Punctuation Marks: The Difference Between Dashes and Hyphens
To the passive reader, it’s a short horizontal line that appears somewhere in a text, usually joining two words together. To a writer, it’s something else entirely, but what? Is it a dash, a hyphen, or a minus sign? More than once, I’ve been pecking away at my keyboard and stopped suddenly when confronted with this versatile and confounding punctuation mark.
When you use these punctuation marks, do you know whether you’re using them as dashes or hyphens?
Many people use dashes and hyphens interchangeably, which is understandable, since most of us use the exact same keyboard character for both dashes and hyphens. However, they are technically two completely different punctuation marks.
Dashes also come in a couple of different formats: the em-dash (long) and the en-dash (short).
This post looks at the following punctuation marks:
A hyphen is used to connect words in order to form a compound. It was also used commonly during the typewriter era to show that a word was broken at a carriage return, but that usage is rarely seen these days. Examples include:
Hyphens are also used to denote prefixes and suffixes when they are not affixed to a base word. Also, certain modifier combinations call for hyphenation.
When two modifiers together modify another word, they are often hyphenated. For example, in the phrase “real-world situations,” the words “real” and “world” are connected with a hyphen. Note that “real” modifies “world” (the world is real) and as a single unit (a hyphenated modifier), the two words together modify “situation.” This is standard practice when one modifier modifies another to form a single modifier to a noun or verb.
Note, however, that adverb-adjective combinations are not normally hyphenated. For example, a “well understood concept” is not hyphenated (“well” is an adverb modifying the adjective “understood”).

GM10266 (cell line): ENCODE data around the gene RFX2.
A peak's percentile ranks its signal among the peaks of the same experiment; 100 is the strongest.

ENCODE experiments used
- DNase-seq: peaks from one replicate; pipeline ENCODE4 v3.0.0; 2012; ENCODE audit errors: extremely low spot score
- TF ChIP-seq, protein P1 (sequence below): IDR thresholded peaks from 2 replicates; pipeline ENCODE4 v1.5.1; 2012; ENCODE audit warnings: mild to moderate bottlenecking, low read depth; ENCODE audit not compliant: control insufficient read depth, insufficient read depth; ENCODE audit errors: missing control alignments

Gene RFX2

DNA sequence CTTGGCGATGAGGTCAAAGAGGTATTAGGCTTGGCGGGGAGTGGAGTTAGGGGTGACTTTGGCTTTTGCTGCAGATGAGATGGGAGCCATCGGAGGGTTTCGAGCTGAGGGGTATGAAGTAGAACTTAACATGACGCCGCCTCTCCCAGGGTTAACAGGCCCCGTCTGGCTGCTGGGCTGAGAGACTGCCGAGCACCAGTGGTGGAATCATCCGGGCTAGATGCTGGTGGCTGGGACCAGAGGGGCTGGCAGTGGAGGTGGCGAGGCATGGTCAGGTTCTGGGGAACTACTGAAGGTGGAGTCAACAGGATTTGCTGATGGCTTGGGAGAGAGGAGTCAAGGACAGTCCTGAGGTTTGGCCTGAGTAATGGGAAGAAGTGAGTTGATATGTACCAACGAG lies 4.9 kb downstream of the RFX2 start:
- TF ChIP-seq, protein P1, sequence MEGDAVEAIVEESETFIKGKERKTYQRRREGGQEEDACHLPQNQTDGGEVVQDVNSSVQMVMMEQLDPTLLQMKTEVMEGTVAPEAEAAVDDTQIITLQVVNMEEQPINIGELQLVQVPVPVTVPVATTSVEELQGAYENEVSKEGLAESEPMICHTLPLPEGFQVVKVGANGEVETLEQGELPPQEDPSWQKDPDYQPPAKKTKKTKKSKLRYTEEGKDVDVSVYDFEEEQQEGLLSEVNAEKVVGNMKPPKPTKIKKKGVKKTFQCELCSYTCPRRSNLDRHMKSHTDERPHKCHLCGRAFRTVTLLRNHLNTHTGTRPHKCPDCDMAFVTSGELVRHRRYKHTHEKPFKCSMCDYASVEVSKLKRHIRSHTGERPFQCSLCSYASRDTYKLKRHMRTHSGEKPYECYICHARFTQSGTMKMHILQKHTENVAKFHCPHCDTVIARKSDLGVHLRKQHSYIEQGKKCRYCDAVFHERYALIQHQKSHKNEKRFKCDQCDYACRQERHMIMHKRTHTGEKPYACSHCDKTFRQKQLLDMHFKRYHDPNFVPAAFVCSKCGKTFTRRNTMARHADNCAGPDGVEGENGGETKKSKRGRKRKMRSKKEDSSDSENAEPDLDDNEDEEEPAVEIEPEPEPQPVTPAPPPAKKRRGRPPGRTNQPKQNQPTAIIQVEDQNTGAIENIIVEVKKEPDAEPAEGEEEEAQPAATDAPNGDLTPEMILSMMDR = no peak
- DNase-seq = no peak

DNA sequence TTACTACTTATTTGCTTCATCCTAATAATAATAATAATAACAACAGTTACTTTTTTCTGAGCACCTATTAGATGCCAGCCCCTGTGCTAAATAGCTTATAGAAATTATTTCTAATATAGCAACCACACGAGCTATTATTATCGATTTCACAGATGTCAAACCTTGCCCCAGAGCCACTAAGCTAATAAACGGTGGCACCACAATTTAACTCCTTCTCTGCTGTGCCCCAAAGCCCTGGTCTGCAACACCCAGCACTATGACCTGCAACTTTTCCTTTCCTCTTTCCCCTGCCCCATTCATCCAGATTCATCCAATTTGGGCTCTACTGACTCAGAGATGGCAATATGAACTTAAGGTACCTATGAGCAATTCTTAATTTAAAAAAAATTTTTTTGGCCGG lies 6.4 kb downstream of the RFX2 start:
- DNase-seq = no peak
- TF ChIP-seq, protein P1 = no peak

There are two types of dashes: the em dash (–) and the en (-) dash.
The Em Dash
This is also called the double dash–and rightly so–because it actually consists of two dashes presented without spacing before or after, and used to evoke emphasis (note that the spacing is up for debate as some style guides and writers include a single space before and after the em dash). This kind of dash is often used to “set off an element added to amplify or to digress from the main clause” (Publication Manual of the APA, 2001, p. 291).
The En Dash
An en dash is really used more like a hyphen because it connects words. This connection forms a compound adjective where each individual word has equal weight. Here are two examples: Did you receive the July-August issue of the publication? Will you be on the San Francisco-New York flight?
Why are they called em and en dashes?
In typesetting, the em dash is the same width as the letter m, while the en dash matches the width of the letter n. It’s interesting to note that technically, a hyphen should be a tad bit shorter than the en dash. However, typewriters and computers only have the one punctuation mark (right above the p key) which must do triple duty (hyphen, em dash, and en dash), so unless you’re a professional typesetter, there’s no need to worry about measuring your marks.
How do you use dashes and hyphens in your writing? Do you have any questions or thoughts to add about punctuation marks in general? Leave a comment.